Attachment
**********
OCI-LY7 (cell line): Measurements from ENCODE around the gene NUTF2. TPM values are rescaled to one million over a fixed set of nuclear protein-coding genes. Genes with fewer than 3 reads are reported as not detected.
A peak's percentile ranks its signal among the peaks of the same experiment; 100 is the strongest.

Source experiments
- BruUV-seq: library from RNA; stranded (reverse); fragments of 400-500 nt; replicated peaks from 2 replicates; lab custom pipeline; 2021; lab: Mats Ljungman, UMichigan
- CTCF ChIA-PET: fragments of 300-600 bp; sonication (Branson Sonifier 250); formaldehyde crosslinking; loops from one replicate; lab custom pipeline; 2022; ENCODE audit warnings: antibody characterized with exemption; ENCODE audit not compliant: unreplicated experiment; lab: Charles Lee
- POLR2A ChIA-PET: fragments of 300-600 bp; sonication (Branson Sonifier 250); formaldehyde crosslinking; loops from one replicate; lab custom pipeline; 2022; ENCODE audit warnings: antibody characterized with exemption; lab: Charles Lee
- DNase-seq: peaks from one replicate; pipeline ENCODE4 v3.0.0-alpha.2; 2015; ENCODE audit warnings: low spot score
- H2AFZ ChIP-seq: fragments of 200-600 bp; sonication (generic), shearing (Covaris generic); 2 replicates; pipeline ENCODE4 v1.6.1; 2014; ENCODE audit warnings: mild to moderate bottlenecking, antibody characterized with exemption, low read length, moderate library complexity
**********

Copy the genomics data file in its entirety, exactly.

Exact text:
OCI-LY7 (cell line): Measurements from ENCODE around the gene NUTF2. TPM values are rescaled to one million over a fixed set of nuclear protein-coding genes. Genes with fewer than 3 reads are reported as not detected.
A peak's percentile ranks its signal among the peaks of the same experiment; 100 is the strongest.

Source experiments
- BruUV-seq: library from RNA; stranded (reverse); fragments of 400-500 nt; replicated peaks from 2 replicates; lab custom pipeline; 2021; lab: Mats Ljungman, UMichigan
- CTCF ChIA-PET: fragments of 300-600 bp; sonication (Branson Sonifier 250); formaldehyde crosslinking; loops from one replicate; lab custom pipeline; 2022; ENCODE audit warnings: antibody characterized with exemption; ENCODE audit not compliant: unreplicated experiment; lab: Charles Lee
- POLR2A ChIA-PET: fragments of 300-600 bp; sonication (Branson Sonifier 250); formaldehyde crosslinking; loops from one replicate; lab custom pipeline; 2022; ENCODE audit warnings: antibody characterized with exemption; lab: Charles Lee
- DNase-seq: peaks from one replicate; pipeline ENCODE4 v3.0.0-alpha.2; 2015; ENCODE audit warnings: low spot score
- H2AFZ ChIP-seq: fragments of 200-600 bp; sonication (generic), shearing (Covaris generic); 2 replicates; pipeline ENCODE4 v1.6.1; 2014; ENCODE audit warnings: mild to moderate bottlenecking, antibody characterized with exemption, low read length, moderate library complexity